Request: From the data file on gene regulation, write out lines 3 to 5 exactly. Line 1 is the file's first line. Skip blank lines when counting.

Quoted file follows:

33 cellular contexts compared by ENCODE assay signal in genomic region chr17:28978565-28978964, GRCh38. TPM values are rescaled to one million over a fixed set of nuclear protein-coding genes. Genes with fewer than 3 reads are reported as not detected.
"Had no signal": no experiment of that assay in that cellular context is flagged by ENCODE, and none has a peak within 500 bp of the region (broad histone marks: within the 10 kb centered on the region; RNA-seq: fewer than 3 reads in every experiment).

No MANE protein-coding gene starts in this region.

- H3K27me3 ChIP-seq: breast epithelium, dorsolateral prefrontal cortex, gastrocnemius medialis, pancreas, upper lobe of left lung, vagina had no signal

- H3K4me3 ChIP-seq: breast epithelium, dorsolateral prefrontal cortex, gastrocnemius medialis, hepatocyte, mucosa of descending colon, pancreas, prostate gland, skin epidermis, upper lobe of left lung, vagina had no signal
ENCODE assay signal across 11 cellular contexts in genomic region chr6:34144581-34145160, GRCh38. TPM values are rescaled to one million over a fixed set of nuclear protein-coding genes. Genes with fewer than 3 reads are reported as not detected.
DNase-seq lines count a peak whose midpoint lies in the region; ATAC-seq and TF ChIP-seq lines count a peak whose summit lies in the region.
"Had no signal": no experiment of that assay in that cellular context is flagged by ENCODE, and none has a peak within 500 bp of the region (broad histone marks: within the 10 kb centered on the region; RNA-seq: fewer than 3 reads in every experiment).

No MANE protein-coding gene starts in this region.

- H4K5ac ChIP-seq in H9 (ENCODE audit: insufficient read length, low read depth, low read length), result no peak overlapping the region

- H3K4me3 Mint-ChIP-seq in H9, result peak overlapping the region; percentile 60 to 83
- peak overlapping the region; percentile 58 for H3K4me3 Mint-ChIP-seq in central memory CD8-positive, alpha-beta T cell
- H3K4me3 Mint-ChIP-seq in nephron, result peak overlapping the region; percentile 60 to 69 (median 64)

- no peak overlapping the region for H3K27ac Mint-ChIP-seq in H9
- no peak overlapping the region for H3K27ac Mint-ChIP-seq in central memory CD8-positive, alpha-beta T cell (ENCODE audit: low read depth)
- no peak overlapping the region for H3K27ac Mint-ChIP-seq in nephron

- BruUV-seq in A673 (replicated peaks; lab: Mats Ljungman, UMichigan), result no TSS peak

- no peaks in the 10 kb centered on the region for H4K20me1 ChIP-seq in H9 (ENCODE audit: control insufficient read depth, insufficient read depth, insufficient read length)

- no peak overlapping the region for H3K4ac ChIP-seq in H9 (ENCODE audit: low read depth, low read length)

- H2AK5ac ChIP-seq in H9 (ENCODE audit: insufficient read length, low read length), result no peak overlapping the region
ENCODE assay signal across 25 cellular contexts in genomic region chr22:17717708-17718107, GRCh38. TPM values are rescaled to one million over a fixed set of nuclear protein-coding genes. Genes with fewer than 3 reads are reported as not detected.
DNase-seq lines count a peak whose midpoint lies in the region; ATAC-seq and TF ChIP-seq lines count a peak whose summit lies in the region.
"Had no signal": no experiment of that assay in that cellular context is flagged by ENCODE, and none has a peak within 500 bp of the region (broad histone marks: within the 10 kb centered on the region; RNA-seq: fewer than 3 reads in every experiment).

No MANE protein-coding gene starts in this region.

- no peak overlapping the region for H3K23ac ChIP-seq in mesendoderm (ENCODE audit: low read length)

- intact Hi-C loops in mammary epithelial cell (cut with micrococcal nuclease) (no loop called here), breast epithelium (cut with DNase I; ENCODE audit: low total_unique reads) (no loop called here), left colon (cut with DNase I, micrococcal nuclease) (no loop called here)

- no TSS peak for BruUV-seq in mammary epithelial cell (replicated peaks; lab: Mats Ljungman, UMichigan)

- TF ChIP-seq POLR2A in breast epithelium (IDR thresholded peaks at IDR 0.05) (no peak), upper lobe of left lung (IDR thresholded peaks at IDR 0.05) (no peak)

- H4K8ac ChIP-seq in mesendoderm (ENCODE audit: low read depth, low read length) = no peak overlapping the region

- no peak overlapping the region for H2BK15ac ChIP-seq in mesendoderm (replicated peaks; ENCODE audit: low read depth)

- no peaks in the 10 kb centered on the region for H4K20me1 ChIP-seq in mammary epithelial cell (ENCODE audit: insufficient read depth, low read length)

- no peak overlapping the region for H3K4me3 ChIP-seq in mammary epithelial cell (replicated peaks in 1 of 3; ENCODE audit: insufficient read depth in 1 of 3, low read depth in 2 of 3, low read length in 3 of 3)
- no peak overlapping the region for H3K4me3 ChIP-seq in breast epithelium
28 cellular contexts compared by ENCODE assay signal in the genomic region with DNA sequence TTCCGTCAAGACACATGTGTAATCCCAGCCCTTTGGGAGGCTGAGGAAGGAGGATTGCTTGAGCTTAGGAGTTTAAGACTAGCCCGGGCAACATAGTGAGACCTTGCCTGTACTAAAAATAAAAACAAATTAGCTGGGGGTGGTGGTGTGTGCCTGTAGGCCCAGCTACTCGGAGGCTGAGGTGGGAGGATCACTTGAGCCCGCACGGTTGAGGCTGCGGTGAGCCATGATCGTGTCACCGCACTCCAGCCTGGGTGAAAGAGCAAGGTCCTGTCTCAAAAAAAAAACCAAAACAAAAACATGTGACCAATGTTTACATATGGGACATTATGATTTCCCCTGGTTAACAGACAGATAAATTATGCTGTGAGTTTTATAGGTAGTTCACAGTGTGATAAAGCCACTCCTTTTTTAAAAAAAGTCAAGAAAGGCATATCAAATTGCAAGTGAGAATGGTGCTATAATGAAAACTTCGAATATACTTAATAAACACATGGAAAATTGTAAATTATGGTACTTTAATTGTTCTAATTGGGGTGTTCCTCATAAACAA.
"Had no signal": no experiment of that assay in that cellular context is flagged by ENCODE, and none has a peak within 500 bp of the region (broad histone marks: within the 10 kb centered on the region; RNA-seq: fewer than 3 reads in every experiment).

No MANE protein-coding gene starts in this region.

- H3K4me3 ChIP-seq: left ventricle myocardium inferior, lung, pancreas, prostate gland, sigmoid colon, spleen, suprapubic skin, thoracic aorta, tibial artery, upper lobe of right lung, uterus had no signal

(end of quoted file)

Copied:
No MANE protein-coding gene starts in this region.

- H3K27me3 ChIP-seq: breast epithelium, dorsolateral prefrontal cortex, gastrocnemius medialis, pancreas, upper lobe of left lung, vagina had no signal

- H3K4me3 ChIP-seq: breast epithelium, dorsolateral prefrontal cortex, gastrocnemius medialis, hepatocyte, mucosa of descending colon, pancreas, prostate gland, skin epidermis, upper lobe of left lung, vagina had no signal